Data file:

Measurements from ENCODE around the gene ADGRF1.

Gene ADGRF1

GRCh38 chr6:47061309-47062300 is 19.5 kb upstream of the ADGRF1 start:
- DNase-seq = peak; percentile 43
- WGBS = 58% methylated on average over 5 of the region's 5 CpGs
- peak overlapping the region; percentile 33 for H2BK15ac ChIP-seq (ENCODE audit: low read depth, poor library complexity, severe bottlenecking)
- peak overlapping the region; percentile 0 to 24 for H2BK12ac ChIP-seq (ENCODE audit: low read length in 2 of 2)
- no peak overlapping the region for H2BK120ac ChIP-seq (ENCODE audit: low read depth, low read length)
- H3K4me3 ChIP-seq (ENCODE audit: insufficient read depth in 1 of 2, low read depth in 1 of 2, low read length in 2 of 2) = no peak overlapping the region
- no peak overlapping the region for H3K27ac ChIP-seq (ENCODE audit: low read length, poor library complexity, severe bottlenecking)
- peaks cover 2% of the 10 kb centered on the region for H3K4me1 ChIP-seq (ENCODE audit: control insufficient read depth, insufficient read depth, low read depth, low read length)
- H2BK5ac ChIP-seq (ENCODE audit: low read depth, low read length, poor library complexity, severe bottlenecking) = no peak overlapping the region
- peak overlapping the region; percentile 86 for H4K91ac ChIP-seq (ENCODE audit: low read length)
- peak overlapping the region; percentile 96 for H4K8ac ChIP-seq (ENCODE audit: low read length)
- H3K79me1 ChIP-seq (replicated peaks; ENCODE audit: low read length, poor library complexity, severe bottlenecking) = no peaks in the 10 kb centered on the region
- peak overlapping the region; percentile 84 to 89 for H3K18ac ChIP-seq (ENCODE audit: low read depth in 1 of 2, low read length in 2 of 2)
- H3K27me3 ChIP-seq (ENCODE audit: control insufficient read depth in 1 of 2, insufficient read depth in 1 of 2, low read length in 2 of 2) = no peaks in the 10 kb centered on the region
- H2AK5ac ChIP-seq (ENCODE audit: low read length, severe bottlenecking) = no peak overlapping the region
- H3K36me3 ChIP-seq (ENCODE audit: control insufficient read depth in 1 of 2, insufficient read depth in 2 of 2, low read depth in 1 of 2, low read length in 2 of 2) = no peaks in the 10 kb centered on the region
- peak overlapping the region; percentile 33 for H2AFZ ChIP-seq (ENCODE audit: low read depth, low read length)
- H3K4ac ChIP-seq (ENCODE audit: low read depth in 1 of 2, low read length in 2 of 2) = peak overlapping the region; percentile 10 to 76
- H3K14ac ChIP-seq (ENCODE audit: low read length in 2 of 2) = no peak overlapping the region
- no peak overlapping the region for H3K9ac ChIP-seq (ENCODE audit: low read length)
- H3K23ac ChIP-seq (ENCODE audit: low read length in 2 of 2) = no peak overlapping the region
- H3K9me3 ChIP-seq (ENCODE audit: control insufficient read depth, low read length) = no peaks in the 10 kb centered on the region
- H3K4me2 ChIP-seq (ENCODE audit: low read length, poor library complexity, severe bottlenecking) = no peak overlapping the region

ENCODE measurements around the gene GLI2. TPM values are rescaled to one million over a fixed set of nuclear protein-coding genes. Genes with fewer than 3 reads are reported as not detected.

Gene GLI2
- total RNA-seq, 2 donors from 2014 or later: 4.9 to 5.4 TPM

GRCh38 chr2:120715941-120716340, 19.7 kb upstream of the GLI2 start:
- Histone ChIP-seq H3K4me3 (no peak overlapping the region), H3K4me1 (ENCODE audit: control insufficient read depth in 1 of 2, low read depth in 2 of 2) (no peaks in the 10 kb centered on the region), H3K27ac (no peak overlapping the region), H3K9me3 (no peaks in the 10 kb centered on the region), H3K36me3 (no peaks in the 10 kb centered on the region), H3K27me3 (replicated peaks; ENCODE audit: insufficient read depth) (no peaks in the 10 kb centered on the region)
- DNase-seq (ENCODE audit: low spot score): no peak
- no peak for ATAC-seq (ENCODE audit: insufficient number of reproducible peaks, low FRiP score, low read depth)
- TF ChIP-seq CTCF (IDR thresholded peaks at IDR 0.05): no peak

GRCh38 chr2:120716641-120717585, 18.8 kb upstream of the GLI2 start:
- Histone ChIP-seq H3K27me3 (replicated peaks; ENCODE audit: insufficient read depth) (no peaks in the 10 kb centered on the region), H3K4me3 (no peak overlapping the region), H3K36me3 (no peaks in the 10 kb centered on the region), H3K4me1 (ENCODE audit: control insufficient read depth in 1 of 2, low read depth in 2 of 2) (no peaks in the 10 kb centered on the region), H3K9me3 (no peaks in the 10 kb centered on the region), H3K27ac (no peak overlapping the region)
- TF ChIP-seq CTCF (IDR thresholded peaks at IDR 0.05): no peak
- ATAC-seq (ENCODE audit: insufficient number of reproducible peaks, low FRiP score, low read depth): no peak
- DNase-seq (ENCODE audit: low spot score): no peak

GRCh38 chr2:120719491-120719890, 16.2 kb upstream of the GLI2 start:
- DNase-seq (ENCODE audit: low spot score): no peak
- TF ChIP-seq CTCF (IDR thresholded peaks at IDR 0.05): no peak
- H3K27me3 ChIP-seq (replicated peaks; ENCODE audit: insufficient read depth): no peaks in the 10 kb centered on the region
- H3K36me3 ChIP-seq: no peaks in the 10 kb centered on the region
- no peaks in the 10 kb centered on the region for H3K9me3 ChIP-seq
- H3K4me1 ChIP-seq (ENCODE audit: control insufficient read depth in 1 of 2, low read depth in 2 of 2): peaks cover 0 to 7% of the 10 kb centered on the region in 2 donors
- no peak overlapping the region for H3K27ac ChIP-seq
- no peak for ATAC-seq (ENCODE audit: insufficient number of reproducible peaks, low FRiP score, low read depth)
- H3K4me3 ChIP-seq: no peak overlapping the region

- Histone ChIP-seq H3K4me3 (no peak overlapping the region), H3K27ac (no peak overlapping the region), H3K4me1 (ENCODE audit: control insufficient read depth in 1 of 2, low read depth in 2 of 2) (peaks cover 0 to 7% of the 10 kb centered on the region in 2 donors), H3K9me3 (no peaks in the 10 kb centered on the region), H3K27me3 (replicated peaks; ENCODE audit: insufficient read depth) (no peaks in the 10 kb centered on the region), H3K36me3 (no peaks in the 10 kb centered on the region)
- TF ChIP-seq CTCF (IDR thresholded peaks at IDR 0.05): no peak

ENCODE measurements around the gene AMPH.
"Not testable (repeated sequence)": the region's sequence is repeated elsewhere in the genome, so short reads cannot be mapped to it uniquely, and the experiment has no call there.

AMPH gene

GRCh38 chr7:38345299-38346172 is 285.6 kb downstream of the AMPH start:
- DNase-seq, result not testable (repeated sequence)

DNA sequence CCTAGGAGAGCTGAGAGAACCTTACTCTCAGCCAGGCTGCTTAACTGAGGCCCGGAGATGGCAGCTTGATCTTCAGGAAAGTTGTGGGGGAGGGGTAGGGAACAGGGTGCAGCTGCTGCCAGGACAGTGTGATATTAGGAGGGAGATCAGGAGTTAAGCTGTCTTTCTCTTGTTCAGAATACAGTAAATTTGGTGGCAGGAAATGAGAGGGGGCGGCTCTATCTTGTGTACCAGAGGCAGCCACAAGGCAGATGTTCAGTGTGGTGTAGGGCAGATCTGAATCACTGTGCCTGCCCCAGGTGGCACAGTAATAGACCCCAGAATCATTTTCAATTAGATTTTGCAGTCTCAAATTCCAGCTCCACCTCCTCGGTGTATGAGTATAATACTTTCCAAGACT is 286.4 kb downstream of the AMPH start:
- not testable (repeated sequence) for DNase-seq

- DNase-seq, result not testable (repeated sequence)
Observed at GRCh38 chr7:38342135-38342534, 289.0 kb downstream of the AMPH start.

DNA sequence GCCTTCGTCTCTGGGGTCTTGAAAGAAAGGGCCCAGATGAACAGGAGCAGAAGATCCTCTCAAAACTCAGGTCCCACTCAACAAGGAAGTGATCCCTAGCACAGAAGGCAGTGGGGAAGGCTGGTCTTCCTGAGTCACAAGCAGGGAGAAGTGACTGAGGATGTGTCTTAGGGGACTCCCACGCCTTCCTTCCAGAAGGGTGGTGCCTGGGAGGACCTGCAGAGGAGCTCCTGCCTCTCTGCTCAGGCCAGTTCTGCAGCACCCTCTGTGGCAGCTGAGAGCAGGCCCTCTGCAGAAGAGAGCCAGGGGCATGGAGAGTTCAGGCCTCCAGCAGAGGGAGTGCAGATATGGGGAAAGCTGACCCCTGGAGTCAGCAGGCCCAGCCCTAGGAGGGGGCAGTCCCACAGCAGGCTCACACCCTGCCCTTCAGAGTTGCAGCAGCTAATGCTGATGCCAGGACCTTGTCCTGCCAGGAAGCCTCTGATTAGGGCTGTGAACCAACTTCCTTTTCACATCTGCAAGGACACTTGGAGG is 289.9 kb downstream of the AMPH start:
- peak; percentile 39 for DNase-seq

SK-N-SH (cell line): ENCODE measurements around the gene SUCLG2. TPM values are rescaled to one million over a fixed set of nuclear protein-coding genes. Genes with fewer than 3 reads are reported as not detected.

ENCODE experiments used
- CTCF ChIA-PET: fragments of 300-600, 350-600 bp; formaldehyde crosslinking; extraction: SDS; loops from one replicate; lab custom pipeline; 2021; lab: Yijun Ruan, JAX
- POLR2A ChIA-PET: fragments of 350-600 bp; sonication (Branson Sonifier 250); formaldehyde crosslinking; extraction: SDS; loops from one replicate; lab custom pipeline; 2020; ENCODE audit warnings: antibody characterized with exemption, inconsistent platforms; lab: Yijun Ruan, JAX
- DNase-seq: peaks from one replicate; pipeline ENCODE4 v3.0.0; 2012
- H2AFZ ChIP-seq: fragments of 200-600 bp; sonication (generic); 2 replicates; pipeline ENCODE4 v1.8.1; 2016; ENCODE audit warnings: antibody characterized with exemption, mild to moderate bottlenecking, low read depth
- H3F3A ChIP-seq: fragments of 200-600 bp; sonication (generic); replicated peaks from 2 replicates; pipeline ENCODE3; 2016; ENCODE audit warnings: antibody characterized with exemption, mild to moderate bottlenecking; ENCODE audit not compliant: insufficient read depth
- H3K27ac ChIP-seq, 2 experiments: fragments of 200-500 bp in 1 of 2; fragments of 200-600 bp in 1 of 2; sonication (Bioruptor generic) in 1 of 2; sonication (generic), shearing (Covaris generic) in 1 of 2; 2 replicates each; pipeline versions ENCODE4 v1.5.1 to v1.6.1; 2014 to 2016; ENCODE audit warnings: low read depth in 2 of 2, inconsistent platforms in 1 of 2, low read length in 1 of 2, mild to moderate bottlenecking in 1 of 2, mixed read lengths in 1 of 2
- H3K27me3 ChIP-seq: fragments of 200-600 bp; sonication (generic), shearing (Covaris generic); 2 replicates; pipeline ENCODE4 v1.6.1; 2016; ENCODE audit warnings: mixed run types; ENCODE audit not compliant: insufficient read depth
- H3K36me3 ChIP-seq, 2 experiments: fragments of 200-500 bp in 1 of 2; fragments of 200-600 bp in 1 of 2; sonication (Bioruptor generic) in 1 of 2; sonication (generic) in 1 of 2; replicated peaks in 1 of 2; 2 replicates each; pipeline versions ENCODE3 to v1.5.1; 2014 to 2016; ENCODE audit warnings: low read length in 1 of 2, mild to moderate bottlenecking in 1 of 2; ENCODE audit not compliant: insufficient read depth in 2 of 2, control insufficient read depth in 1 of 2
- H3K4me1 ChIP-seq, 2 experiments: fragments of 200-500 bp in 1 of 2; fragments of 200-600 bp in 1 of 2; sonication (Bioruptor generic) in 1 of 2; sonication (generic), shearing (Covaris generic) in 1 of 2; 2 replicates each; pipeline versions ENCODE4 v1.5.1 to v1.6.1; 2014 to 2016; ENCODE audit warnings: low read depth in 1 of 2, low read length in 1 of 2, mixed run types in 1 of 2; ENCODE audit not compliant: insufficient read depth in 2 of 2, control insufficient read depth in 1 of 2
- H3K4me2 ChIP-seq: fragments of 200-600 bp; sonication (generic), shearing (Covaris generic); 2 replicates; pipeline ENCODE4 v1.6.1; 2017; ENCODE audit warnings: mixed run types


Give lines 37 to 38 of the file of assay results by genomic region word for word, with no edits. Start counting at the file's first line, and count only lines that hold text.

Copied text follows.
- TF ChIP-seq CTCF (IDR thresholded peaks at IDR 0.05): no peak
- ATAC-seq (ENCODE audit: insufficient number of reproducible peaks, low FRiP score, low read depth): no peak